5 Dysfunctions Slides | Team Building | Accountability

“Building Teams”

MSG Kim Mattingly Senior Team Trainer

Based on the book “The Five Dysfunctions of a Team” by Patrick Lencioni and Vision Point™ Training Model “ACE”

Purpose
Conduct Training on Team Building Provide an understanding of what teams consist of and how to improve into a high performance organization Provide an understanding of problem solving techniques

Rules of Engagement
Share and discuss experiences in your current or previous organizations Identify positive areas for improvement Identify intervention strategies and problem solving techniques

What is a Group vs. Team?

Team Assessment

Five Dysfunctions of a Team

Absence of Trust

Absence of Trust
Members of teams with an absence of trust: Conceal their weakness and mistakes from one another Hesitate to ask for help or provide constructive feedback Hesitate to offer help outside their area of responsibility Jump to conclusions about the intentions and aptitudes of others without attempting to clarify them Fail to recognize and tap into one another’s skills and experiences Waste time and energy managing their behaviors for effect and hold grudges Dread meetings and find reasons to avoid spending time together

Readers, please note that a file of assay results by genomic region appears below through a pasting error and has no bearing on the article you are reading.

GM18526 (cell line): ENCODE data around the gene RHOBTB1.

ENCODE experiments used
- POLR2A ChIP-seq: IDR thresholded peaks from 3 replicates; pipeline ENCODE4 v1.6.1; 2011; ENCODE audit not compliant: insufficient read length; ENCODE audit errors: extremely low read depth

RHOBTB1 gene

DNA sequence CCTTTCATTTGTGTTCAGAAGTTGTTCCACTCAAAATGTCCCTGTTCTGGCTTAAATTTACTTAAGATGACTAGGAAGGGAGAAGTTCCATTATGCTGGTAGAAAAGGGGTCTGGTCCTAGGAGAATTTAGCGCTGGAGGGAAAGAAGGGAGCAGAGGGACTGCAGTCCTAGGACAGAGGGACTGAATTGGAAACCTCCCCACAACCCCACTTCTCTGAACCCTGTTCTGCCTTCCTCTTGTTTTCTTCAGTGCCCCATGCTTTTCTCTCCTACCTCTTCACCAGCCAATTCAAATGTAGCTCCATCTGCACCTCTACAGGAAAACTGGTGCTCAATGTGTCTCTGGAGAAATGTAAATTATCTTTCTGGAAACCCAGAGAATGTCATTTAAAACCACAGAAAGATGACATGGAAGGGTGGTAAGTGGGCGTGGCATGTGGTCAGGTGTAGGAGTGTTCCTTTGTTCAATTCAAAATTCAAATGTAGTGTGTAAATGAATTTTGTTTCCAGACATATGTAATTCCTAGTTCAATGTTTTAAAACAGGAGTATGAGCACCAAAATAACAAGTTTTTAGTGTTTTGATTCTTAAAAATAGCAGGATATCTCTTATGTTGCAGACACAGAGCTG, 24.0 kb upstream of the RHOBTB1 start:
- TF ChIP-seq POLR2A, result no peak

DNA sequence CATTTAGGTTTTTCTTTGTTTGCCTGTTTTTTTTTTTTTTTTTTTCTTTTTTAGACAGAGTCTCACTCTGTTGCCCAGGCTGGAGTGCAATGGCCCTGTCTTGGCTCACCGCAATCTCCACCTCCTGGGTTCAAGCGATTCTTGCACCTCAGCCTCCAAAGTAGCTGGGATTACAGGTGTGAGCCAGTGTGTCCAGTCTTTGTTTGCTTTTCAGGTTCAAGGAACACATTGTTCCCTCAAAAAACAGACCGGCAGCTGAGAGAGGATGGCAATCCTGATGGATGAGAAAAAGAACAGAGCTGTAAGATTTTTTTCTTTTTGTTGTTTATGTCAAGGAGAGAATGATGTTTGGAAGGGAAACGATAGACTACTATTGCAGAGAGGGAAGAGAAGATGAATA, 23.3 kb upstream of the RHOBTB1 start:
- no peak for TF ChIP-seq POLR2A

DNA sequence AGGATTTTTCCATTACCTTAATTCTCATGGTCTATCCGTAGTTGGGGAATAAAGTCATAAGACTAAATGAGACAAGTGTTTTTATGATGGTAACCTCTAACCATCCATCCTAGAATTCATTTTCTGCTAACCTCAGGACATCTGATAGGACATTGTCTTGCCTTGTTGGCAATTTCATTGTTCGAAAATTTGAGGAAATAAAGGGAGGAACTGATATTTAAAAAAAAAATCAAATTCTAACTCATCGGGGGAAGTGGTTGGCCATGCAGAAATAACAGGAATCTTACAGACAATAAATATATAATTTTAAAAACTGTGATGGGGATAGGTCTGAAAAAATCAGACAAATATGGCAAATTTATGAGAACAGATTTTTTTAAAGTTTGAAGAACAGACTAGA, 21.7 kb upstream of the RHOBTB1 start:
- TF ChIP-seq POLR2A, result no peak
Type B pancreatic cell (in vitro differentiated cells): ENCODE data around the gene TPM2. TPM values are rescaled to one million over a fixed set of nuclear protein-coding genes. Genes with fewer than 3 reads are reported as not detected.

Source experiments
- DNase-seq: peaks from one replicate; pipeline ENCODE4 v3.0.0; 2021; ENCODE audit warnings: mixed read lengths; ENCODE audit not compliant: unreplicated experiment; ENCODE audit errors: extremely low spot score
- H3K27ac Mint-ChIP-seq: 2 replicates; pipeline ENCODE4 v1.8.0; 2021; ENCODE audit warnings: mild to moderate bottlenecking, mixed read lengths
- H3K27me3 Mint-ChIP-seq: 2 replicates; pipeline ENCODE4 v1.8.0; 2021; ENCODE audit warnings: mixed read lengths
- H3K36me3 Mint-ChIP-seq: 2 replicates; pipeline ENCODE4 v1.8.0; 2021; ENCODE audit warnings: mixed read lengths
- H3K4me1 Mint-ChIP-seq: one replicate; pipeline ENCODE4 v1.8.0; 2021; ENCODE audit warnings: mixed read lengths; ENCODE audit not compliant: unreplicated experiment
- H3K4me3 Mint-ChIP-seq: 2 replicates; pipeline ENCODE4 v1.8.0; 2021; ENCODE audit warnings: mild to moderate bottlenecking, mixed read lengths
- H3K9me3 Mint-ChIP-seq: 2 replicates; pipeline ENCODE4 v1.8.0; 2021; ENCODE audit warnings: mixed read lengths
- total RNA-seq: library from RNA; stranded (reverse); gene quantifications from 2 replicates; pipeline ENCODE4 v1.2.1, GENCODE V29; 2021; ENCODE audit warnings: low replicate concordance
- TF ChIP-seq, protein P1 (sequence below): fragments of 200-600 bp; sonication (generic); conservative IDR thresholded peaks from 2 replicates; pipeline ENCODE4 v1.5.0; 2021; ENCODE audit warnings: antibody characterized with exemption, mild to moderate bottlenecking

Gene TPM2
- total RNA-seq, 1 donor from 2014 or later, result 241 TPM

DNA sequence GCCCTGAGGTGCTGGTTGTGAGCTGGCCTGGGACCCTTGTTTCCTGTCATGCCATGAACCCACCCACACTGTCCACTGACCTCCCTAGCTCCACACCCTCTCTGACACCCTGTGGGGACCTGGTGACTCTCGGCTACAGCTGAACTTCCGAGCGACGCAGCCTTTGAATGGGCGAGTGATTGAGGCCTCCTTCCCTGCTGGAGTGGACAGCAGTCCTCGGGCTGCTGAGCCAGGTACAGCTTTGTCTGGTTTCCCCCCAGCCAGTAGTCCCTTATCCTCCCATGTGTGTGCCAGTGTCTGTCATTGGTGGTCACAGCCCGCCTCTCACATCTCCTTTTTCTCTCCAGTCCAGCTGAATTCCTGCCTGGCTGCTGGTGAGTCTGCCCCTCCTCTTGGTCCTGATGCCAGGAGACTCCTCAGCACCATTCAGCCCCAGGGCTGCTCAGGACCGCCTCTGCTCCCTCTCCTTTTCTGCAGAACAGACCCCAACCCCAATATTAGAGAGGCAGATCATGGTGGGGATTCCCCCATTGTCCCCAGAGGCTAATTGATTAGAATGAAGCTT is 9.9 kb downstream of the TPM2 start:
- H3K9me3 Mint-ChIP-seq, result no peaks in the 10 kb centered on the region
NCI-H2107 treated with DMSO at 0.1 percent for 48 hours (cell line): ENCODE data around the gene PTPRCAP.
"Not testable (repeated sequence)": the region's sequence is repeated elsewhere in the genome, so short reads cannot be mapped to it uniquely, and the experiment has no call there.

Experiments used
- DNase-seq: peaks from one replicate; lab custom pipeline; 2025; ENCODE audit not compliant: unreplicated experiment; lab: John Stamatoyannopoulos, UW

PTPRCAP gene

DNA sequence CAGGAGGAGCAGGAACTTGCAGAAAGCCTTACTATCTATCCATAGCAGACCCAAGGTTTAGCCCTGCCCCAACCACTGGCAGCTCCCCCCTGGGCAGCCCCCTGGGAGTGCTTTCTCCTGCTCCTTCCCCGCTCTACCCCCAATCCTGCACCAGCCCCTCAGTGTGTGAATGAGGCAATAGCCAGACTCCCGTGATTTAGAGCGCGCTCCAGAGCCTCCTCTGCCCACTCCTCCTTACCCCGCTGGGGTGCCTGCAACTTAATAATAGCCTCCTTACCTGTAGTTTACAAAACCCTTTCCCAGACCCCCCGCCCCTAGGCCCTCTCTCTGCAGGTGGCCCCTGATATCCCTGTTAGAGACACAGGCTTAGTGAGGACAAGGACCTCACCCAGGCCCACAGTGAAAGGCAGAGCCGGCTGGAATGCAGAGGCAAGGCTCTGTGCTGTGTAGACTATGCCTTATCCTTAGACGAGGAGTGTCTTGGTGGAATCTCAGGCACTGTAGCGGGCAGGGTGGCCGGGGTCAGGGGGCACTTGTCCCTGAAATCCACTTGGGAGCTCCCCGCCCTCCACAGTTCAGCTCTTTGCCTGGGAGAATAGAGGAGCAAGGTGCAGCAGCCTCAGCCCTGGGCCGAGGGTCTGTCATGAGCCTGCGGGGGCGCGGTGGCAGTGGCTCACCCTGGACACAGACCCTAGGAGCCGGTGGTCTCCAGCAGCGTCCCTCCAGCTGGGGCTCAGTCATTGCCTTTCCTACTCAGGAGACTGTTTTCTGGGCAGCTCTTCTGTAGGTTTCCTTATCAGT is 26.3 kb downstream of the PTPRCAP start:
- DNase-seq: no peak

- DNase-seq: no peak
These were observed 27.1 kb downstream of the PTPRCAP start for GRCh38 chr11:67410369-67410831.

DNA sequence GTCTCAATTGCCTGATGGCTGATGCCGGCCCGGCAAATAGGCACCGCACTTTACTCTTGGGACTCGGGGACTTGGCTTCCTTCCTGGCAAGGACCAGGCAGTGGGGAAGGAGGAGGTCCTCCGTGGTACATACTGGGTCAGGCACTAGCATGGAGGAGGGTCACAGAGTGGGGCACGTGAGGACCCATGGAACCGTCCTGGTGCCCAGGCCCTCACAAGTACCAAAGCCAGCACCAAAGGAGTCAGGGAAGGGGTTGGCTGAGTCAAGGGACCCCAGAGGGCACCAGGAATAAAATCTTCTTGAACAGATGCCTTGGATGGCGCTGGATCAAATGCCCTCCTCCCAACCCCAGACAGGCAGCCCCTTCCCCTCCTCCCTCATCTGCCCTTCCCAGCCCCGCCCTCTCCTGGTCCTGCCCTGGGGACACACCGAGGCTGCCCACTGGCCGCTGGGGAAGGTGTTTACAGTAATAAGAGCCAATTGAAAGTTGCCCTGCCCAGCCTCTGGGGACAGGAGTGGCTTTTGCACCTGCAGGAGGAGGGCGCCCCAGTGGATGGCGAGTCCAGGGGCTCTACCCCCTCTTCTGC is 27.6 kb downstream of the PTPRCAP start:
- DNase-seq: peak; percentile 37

Absence of Trust
Members of trusting teams: Admit weaknesses and mistakes Ask for help Accept questions and input about their areas of responsibility Give one another the benefit of the doubt before arriving at a negative conclusion Take risks in offering feedback and assistance Appreciate and tap into one another’s skills and experiences Look forward to meetings and other opportunities to work as a group Offer and accept apologies without hesitation Focus time and energy on important issues, not politics

Five Dysfunctions of a Team

Fear of Conflict

Absence of Trust

Fear of Conflict
Teams that fear conflict: Have boring meetings Create environments where back-channel politics and personal politics thrive Ignore controversial topics that are critical to team success Fail to tap into all the options that are critical to team success Waste time and energy with posturing and interpersonal risk management

Fear of Conflict
Teams that engage in conflict: Have lively, interesting meetings Extract and exploit the ideas of all team members Solve problems quickly Minimize politics Put critical topics on the table for discussion

Five Dysfunctions of a Team

Lack of Commitment

Fear of Conflict

Absence of Trust

Lack of Commitment
A team that fails to commit: Creates ambiguity within the team about direction and priorities Breeds lack of confidence and fear of failure Revisits discussions and decisions again and again Encourages second-guessing among team members

Lack of Commitment
A Team that commits: Creates clarity around direction and priorities Aligns the entire team around common objectives Develops an ability to learn from mistakes Takes advantage of opportunities before their competitors do Moves forward without hesitation Changes direction without hesitation or guilt